Just gorgeous. I could spend all day thinking of superlatives. But what sticks out the most is how she can scale her voice back and execute those fioraturas with such beautiful agility. I know I’m a Monastyrska fanboy right now, but Tamara Wilson’s Nile scene is more complete IMHO

          • kashania says:

            I think she’s heading towards being the next big Verdi soprano. She’s barely 30 I think but the voice is already quite mature and I know she has a lot of Trov Leonoras on her schedule.

          • MontyNostry says:

            She’s good, but, to my ear, it’s another of those big, well-schooled Anglo-Saxon voices without any special tonal personality or allure, rather like Meade’s.

      • kashania says:

        It won’t surprise Basso to hear that Tamara Wilson was a *fabulous* Rosalind in Toronto back in the fall. ;)

        • bassoprofundo says:

          haha kashania! brilliant!

          in any event, I’ve never heard her in Verdi. But I heard her in Idomeneo last summer as Elettra. When she started “Idol mio” a hush came over the theater, and she was glorious. I would pay top dollar to hear her sing Vitellia.

          • kashania says:

            Her first two assignments in Toronto were Amelia (Simon B) and Elettra. She was very good vocally in both but didn’t thrill in the same way she did with her Rosalind. I think it’s a matter of maturing. She was still in her 20s when she sang those roles and was much more finished in her recent assignment (I think she’s just 30 now). I expect that she will continue to grow as an artist.

          • Hippolyte says:

            Tamara Wilson sang Malwina in Marschner’s Der Vampyr at Carnegie Hall a few weeks ago; it was the first I’d heard her and she was thrilling. I’ve since heard a recording of the Houston Don Carlos and it confirmed my impression that it’s more of a Germanic voice than a Verdian one, to my ears at least. She sings Ada in a recent recording of Wagner’s Die Feen from Frankfurt which I’d be curious to hear and I believe there’s a Kaiserin in her future at some point.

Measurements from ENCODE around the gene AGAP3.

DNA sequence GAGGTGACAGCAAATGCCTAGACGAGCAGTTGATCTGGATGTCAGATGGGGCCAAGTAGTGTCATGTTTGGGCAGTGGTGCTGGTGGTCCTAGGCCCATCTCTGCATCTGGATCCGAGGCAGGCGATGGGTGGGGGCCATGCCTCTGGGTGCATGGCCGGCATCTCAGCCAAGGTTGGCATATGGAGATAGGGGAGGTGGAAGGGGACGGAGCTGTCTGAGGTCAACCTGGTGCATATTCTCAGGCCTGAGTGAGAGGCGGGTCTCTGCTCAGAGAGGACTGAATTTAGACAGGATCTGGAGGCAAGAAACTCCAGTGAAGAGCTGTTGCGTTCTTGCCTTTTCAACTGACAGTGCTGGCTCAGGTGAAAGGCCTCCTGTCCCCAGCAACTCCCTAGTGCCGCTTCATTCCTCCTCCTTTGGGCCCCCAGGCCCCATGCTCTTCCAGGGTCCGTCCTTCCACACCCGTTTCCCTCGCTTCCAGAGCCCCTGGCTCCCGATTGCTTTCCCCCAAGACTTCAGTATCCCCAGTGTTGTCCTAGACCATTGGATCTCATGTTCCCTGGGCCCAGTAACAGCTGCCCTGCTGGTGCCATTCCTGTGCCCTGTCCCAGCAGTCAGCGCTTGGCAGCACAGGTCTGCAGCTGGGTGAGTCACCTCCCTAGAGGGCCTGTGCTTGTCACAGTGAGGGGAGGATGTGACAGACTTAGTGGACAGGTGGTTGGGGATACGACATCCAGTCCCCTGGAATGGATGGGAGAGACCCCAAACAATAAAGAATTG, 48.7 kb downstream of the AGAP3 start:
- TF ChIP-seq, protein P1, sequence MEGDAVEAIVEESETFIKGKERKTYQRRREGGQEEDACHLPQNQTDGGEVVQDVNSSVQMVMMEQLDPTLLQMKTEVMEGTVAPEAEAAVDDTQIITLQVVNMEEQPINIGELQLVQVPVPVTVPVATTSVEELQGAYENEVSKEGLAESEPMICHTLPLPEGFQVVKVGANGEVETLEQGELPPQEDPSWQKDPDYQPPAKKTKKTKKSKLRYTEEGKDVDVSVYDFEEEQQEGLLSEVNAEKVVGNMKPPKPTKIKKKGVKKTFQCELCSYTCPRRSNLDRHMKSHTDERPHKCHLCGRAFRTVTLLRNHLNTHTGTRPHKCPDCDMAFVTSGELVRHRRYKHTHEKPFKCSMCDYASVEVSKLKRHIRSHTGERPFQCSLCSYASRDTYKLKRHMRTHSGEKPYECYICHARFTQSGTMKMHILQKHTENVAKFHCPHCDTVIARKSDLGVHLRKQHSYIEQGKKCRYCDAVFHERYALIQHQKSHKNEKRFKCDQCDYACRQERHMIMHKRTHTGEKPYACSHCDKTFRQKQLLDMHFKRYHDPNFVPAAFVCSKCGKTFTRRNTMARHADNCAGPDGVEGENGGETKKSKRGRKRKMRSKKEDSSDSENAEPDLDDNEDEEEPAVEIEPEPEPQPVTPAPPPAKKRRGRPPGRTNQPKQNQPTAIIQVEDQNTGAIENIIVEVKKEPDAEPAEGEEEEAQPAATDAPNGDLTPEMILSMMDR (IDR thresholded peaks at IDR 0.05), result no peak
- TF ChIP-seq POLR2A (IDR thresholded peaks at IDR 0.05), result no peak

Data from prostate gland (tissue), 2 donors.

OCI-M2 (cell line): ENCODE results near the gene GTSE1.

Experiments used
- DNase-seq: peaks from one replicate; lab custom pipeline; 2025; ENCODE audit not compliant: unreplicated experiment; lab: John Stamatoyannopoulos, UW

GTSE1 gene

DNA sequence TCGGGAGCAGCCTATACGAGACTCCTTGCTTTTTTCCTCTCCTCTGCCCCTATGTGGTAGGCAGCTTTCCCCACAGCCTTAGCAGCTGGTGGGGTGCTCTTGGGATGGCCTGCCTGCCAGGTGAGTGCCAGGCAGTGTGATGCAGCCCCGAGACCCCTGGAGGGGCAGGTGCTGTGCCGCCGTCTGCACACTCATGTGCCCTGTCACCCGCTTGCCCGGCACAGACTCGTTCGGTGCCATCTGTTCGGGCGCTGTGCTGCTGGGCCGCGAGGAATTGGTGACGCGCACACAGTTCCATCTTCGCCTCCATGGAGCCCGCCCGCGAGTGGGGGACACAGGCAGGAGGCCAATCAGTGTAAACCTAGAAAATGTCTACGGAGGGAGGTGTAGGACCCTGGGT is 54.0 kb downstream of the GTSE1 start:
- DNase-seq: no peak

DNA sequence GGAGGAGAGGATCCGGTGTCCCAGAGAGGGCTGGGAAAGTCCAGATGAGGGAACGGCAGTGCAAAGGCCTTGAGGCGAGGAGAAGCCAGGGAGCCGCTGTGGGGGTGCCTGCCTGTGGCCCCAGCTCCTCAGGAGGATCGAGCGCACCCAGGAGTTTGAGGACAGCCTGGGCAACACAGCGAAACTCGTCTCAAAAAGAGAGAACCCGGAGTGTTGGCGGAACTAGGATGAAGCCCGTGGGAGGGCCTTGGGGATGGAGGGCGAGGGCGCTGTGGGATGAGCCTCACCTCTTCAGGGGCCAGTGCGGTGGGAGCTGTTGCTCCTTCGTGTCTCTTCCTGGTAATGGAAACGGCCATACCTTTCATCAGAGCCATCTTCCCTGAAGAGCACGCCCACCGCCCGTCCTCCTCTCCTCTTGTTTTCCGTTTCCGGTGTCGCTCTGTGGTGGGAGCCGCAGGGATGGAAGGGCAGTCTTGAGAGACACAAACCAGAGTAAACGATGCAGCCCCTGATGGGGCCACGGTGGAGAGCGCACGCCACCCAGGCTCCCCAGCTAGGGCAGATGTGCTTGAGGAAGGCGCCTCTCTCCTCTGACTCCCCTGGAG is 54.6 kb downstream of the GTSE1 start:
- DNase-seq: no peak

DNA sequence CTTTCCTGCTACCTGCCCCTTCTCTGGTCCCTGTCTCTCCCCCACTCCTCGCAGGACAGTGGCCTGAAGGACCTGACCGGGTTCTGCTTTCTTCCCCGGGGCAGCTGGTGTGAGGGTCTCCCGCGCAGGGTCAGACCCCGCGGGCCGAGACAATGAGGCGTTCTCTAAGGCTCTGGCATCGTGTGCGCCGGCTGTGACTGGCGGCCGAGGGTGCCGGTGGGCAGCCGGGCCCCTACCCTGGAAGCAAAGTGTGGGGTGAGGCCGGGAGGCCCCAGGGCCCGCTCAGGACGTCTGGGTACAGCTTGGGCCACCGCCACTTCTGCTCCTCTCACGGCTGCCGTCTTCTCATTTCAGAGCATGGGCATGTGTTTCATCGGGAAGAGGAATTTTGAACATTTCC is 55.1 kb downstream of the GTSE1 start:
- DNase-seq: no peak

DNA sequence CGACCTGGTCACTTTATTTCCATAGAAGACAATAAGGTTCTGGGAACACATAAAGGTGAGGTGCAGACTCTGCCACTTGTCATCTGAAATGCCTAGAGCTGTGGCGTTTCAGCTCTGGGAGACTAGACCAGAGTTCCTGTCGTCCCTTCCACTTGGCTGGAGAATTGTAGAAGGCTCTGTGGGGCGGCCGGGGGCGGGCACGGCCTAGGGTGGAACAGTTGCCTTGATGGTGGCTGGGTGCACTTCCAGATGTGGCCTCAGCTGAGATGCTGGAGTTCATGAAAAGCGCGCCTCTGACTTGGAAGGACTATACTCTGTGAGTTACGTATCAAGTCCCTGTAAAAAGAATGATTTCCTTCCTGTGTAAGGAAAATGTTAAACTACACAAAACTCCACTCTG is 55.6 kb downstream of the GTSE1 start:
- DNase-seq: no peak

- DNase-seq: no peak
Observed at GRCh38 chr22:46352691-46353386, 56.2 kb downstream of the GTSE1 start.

• Cocky Kurwenal says:

        Potentially excellent, and clearly a great voice, but so hemmed in, covered and manufactured apart from the few times she just about dares to open up on the top (excluding the ascent to the c, which was a weirdly disconnected almost falsetto). If she’d let go she’d be really wonderful, but probably an in your face scary Dmitrova style sound as opposed to the flexible spinto she seems to wish she was. That’s what I reckon, anyway!

    • kashania says:

      I heard Martinucci live as Calaf in Rome in 1999. The voice was attractive, had tremendous squillo, and was thrilling to hear live. Though he had a significant career (especially in Europe), it’s a shame that he never achieved fame as one of the world’s leading tenors, which he deserved IMO.

  • Signor Bruschino says:

    Just re-watched The Audition, and Fabiano really stands out, not just in vocal terms, but having that quality of being ‘interesting’… TV friendly, etc… curious to see how his persona develops over the upcoming seasons